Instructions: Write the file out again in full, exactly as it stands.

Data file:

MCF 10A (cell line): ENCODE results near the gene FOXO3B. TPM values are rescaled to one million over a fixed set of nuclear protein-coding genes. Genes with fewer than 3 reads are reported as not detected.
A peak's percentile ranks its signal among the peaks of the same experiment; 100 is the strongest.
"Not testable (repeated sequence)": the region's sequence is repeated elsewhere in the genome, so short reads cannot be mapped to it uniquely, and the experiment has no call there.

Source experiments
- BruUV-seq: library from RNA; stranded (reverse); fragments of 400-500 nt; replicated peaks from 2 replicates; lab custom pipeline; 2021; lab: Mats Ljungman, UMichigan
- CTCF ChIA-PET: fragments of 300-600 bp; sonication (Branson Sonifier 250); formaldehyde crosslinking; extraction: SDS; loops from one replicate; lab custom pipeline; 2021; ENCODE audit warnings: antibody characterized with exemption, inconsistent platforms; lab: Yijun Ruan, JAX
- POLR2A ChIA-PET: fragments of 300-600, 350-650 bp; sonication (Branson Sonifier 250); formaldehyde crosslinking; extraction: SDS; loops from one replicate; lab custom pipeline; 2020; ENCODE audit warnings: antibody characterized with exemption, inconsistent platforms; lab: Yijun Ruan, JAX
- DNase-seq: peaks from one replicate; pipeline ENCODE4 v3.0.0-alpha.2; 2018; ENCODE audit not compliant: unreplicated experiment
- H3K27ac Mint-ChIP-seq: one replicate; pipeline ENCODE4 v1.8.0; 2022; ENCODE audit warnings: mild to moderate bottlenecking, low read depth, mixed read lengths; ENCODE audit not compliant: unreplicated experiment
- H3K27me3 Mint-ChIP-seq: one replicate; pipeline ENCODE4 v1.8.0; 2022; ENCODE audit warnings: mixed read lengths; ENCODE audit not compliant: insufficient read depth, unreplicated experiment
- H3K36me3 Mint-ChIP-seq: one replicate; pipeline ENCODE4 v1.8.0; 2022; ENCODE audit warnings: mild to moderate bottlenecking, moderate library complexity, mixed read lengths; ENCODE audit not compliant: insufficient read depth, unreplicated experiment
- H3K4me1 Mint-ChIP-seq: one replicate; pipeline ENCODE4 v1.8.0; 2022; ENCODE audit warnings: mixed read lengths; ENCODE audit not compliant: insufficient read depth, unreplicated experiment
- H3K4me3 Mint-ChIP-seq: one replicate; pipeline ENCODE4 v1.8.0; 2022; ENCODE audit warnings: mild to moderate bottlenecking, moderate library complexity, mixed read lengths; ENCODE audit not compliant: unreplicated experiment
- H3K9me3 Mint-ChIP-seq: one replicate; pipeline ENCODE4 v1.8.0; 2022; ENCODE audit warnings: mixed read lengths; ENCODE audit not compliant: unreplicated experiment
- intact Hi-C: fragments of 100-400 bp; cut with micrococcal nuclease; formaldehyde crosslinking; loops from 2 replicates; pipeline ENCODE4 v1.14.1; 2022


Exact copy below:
MCF 10A (cell line): ENCODE results near the gene FOXO3B. TPM values are rescaled to one million over a fixed set of nuclear protein-coding genes. Genes with fewer than 3 reads are reported as not detected.
A peak's percentile ranks its signal among the peaks of the same experiment; 100 is the strongest.
"Not testable (repeated sequence)": the region's sequence is repeated elsewhere in the genome, so short reads cannot be mapped to it uniquely, and the experiment has no call there.

Source experiments
- BruUV-seq: library from RNA; stranded (reverse); fragments of 400-500 nt; replicated peaks from 2 replicates; lab custom pipeline; 2021; lab: Mats Ljungman, UMichigan
- CTCF ChIA-PET: fragments of 300-600 bp; sonication (Branson Sonifier 250); formaldehyde crosslinking; extraction: SDS; loops from one replicate; lab custom pipeline; 2021; ENCODE audit warnings: antibody characterized with exemption, inconsistent platforms; lab: Yijun Ruan, JAX
- POLR2A ChIA-PET: fragments of 300-600, 350-650 bp; sonication (Branson Sonifier 250); formaldehyde crosslinking; extraction: SDS; loops from one replicate; lab custom pipeline; 2020; ENCODE audit warnings: antibody characterized with exemption, inconsistent platforms; lab: Yijun Ruan, JAX
- DNase-seq: peaks from one replicate; pipeline ENCODE4 v3.0.0-alpha.2; 2018; ENCODE audit not compliant: unreplicated experiment
- H3K27ac Mint-ChIP-seq: one replicate; pipeline ENCODE4 v1.8.0; 2022; ENCODE audit warnings: mild to moderate bottlenecking, low read depth, mixed read lengths; ENCODE audit not compliant: unreplicated experiment
- H3K27me3 Mint-ChIP-seq: one replicate; pipeline ENCODE4 v1.8.0; 2022; ENCODE audit warnings: mixed read lengths; ENCODE audit not compliant: insufficient read depth, unreplicated experiment
- H3K36me3 Mint-ChIP-seq: one replicate; pipeline ENCODE4 v1.8.0; 2022; ENCODE audit warnings: mild to moderate bottlenecking, moderate library complexity, mixed read lengths; ENCODE audit not compliant: insufficient read depth, unreplicated experiment
- H3K4me1 Mint-ChIP-seq: one replicate; pipeline ENCODE4 v1.8.0; 2022; ENCODE audit warnings: mixed read lengths; ENCODE audit not compliant: insufficient read depth, unreplicated experiment
- H3K4me3 Mint-ChIP-seq: one replicate; pipeline ENCODE4 v1.8.0; 2022; ENCODE audit warnings: mild to moderate bottlenecking, moderate library complexity, mixed read lengths; ENCODE audit not compliant: unreplicated experiment
- H3K9me3 Mint-ChIP-seq: one replicate; pipeline ENCODE4 v1.8.0; 2022; ENCODE audit warnings: mixed read lengths; ENCODE audit not compliant: unreplicated experiment
- intact Hi-C: fragments of 100-400 bp; cut with micrococcal nuclease; formaldehyde crosslinking; loops from 2 replicates; pipeline ENCODE4 v1.14.1; 2022